Love knows no limits. Neither does your operating system
Starring Joaquin Phoenix, Scarlett Johansson and Amy Adams Written and directed by Spike Jonze
It's that old chestnut again. In the future, technology has advanced, but we busy ourselves with meaningless things. We have "social" media, but we're more disconnected from each other than ever before. Before you turn away in disgust, this "futuristic" movie isn't filled with robots, space suits and shiny silver flying cars. In Spike Jonze's new film, Her, which he wrote and directed, he explores a world where technology and human interaction share the same space in the realm of relationships.
Starring Joaquin Phoenix as protagonist Theodore, Her is set in an unknown future that may not be that far off from the world we live in right now. Theodore has broken up with his wife and now he's lonely, and at the start of the film, we see him engage in pretty trivial encounters for the chance of any sort of social interaction. Things change when he employs an operating system named Samantha (Scarlett Johansson) to organise his life. First it's just administrative things, email checking, note taking etc. Although created by programmers, Samantha grows through her experiences in the same way a human can. Over time, Theodore and Samantha form a legitimate relationship, but can a relationship like this offer the same level of connection as one between two humans?
This is where Her gets really interesting. The film's world is filled with people who are so disconnected from each other – it's a lot like life now, with Twitter, Facebook and other "social" media outlets offering us a chance for superficial connections with others. But what happens when something seemingly superficial blossoms into something more, and not only that, it's with someone who isn't human? Are we able to have a meaningful relationship with an entity that essentially learns to be human?
It's Samantha's very human traits that intrigue Theodore, and us too. She has a life and lilt in her voice that you would expect from any outgoing person. Samantha is a likeable character - Siri she is not (the Siri of today, anyway). Samantha offers Theodore the comfort and social connection he craves. Theodore tells her, "Sometimes I think I've felt everything I think I'm ever gonna feel". It's heartbreaking that he is poruing his heart out to an operating system, but it's a feeling we all understand, when there are so many times in life when you evaluate your situation and think, "Is this all there is?"
Joaquin Phoenix as Theodore and Scarlett Johansson as the voice of Samantha
The point in the film where Samantha begins to analyse her feelings makes her more of a developed human being than most. She starts to have needs and wants. For many of us, we sometimes find ourselves suppressing what we really want, and move along robotically day in and day out. Samantha begins to find that she doesn't want to operate, for lack of a better word, like that. Although an operating system, she's probably the most complex character in the whole film. The limitation of an operating system is that they don't have limitations – how does anyone form a bond with someone like that?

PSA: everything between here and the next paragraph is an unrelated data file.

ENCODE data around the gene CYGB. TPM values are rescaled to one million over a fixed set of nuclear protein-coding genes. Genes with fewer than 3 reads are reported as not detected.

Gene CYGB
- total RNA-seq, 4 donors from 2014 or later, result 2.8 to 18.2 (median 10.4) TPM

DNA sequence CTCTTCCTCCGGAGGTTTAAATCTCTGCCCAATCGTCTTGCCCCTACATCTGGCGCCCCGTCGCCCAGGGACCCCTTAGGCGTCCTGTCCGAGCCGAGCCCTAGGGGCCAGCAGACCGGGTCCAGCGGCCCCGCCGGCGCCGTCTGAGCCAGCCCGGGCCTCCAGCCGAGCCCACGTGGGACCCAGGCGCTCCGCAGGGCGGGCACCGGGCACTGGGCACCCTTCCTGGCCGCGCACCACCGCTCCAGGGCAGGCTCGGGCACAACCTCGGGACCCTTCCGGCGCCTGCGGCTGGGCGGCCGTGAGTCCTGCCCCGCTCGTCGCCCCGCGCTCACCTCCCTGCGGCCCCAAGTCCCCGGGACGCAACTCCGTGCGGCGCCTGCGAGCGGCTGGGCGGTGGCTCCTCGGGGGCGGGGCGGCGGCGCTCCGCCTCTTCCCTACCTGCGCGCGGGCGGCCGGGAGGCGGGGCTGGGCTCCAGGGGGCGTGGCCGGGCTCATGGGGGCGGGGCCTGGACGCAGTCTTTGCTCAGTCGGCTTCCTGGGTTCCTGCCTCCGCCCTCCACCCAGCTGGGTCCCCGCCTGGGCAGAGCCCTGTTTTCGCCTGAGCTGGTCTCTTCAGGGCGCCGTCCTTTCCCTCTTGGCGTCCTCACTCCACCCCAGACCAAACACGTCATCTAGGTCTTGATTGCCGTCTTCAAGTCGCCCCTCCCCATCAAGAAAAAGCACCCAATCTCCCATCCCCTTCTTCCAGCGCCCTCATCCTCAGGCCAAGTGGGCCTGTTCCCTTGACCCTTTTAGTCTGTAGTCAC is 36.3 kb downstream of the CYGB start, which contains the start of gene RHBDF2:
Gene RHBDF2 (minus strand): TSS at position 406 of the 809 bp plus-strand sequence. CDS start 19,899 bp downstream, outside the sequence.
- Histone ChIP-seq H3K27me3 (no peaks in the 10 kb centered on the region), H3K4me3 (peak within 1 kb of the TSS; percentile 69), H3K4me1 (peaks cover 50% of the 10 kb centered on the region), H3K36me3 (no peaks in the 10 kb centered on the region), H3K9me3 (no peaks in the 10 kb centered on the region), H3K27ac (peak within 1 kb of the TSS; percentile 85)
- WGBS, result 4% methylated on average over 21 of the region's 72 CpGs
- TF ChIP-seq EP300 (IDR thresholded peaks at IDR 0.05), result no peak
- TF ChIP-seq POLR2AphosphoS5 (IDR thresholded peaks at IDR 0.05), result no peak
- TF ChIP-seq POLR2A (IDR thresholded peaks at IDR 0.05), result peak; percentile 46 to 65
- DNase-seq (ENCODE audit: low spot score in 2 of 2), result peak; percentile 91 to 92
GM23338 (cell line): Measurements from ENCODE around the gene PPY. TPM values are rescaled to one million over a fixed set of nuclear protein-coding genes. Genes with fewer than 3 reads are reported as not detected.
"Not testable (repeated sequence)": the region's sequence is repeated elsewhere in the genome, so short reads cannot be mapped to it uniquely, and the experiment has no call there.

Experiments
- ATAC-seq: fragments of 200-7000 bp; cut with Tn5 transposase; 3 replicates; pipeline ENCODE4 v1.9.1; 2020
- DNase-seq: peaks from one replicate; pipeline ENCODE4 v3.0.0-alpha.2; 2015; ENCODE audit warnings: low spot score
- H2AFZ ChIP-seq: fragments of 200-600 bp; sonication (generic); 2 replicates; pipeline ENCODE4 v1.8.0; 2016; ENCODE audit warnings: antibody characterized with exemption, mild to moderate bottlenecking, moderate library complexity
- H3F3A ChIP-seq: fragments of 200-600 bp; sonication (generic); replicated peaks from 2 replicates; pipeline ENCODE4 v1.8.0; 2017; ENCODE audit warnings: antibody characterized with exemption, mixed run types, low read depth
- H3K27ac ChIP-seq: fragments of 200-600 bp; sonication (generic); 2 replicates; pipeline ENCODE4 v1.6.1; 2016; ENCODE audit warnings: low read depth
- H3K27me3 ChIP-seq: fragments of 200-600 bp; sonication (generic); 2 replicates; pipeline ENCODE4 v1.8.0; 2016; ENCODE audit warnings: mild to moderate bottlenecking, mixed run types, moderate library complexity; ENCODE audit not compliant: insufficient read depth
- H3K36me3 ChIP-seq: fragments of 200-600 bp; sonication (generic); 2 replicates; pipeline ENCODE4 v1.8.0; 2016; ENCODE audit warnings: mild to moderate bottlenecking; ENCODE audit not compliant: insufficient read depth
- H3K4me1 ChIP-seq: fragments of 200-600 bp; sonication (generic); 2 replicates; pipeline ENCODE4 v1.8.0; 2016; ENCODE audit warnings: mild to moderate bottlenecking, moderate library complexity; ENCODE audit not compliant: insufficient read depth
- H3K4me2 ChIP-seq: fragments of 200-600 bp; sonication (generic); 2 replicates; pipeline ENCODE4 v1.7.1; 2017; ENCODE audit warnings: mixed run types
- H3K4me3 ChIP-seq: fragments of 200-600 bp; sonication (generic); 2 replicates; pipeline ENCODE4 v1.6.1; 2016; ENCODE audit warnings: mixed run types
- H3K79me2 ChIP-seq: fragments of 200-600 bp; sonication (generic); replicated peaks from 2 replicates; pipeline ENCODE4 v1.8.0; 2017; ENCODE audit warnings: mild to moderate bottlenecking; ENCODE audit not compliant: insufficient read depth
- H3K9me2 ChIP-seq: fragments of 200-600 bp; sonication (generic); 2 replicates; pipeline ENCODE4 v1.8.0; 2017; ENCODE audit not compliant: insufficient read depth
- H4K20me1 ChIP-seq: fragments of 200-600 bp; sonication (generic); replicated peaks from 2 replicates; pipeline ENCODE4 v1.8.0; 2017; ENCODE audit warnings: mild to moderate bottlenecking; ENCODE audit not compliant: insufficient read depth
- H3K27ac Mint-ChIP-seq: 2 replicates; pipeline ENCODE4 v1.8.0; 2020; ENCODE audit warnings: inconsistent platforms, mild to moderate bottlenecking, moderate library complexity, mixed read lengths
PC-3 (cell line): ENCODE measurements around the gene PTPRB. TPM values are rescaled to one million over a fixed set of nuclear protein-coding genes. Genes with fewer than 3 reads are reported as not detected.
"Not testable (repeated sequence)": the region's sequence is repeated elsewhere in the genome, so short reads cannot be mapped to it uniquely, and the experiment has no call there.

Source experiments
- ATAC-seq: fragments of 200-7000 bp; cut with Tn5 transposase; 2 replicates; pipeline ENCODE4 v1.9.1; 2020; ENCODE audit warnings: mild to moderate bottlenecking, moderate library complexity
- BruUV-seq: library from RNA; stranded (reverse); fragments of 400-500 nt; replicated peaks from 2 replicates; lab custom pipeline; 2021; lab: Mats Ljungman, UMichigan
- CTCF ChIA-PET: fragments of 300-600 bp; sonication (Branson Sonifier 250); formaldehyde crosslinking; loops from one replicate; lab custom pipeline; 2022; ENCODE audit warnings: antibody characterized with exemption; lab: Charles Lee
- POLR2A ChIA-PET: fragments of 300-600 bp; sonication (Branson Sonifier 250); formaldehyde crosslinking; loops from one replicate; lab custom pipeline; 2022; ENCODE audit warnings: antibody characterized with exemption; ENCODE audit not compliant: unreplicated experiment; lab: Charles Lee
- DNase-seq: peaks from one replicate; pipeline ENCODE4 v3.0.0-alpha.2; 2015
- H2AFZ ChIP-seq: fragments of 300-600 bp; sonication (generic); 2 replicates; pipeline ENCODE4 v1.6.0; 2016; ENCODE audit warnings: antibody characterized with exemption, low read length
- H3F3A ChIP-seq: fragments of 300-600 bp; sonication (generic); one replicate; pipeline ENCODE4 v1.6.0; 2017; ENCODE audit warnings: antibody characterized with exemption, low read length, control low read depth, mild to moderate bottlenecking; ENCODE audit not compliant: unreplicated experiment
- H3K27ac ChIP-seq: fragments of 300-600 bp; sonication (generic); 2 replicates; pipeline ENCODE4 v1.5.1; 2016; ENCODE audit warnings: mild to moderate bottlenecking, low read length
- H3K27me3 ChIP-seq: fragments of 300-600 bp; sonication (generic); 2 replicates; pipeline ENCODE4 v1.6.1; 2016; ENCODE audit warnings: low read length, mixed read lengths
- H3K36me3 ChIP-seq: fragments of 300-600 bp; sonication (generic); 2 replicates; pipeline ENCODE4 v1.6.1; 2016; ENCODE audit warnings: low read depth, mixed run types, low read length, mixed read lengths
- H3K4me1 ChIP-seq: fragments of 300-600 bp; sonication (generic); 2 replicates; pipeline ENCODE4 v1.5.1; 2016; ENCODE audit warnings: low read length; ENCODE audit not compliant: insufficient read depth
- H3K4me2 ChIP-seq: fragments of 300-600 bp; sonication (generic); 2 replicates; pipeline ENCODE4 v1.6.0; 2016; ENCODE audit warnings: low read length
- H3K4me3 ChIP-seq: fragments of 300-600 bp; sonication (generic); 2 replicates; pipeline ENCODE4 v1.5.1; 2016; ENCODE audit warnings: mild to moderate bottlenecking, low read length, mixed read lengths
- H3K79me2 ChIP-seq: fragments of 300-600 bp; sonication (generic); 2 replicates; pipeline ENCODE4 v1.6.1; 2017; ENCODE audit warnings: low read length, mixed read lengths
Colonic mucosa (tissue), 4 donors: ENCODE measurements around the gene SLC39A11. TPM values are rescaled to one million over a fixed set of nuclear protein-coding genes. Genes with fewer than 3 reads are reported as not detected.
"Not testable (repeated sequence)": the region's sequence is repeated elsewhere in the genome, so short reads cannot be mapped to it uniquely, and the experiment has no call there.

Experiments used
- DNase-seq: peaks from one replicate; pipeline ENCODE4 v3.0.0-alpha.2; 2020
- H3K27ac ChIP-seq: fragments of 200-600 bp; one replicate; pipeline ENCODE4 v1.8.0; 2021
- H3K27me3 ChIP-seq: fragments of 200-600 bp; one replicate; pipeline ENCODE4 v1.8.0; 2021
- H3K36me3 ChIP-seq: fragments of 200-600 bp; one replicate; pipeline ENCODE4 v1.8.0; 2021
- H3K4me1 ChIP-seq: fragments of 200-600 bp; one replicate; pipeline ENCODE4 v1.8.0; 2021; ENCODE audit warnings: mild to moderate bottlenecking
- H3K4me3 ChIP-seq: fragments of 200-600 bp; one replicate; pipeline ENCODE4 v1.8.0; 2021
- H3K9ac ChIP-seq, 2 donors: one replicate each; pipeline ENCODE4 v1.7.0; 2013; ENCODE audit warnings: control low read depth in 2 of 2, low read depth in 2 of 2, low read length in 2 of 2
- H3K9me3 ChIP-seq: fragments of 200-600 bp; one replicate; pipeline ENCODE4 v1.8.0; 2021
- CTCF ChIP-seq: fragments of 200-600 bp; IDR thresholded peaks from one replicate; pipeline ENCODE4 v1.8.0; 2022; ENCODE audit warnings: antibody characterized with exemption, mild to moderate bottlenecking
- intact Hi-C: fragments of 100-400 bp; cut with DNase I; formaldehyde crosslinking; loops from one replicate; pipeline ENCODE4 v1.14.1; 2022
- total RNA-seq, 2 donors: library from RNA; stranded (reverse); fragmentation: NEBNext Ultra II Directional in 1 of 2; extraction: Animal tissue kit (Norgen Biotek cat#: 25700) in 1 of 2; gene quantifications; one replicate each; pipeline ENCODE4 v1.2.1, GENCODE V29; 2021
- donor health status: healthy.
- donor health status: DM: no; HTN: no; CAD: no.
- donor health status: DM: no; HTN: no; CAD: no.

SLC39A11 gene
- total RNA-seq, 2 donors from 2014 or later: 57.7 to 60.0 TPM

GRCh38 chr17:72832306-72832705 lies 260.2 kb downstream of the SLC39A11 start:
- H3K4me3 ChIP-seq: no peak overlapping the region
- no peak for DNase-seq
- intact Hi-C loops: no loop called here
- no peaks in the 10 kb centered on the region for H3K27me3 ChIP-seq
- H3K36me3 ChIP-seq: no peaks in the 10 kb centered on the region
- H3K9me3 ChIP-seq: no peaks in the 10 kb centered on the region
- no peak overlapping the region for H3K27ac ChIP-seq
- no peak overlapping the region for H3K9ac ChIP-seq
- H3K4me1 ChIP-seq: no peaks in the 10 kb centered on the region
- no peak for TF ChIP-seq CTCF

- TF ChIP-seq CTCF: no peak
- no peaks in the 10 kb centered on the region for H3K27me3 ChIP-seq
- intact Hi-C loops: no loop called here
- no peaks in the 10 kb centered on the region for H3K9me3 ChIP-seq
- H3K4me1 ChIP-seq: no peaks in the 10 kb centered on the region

Her makes you think about the nature of relationships. Through Theodore, Phoenix shows us the loneliness and isolation many of us feel at various times in life. His Theodore is lost at first, then swept away with emotion, then guarded. It's every person in every relationship. Through Samantha, Johansson shows us the other side of a relationship – the growth you gain from being in one, despite the fact she is indeed an operation system. Amy Adams is also great as Theodore's friend, showing another side to friendship with an operating system.
This film was beautifully written by Spike Jonze – so imaginative and clever. He shows us a world we may not be living in (yet) but everything about it rings true. The themes here make me think, ironically, of what it must have been like to live in the days before email or telephone, when people were away from each other for long periods of time and could only communicate by letter. When the physical presence of your loved one isn't there, how do you have a relationship with them?
On the flipside, it also touches on the idea of mindfulness, and here I'm guessing anyone into yoga and meditation will be nodding their heads with glee. There's a beautiful scene where people are walking up the stairs but talking on their phones at the same time. Connected, but disconnected at the same time. It's like being out to dinner with a friend, only to have them check their Facebook newsfeed or email from their phone, they tell you it'll be brief, but you just want them THERE. It's the importance of physically being there that matters more.
This film has already generated interest prior to its Australian release, with a recent Buzzfeed article comparing Samantha to a more advanced version of Siri. There's also an excellent soundtrack from Arcade Fire that works well with the film's melancholy.
This is not a film that is supposed to leave you feeling hopeless, but it's also not going to reaffirm your faith in romance. What it will do is make you question what constitutes a real relationship, loneliness (even when you're in a relationship) and what it means to be physically available through all of this.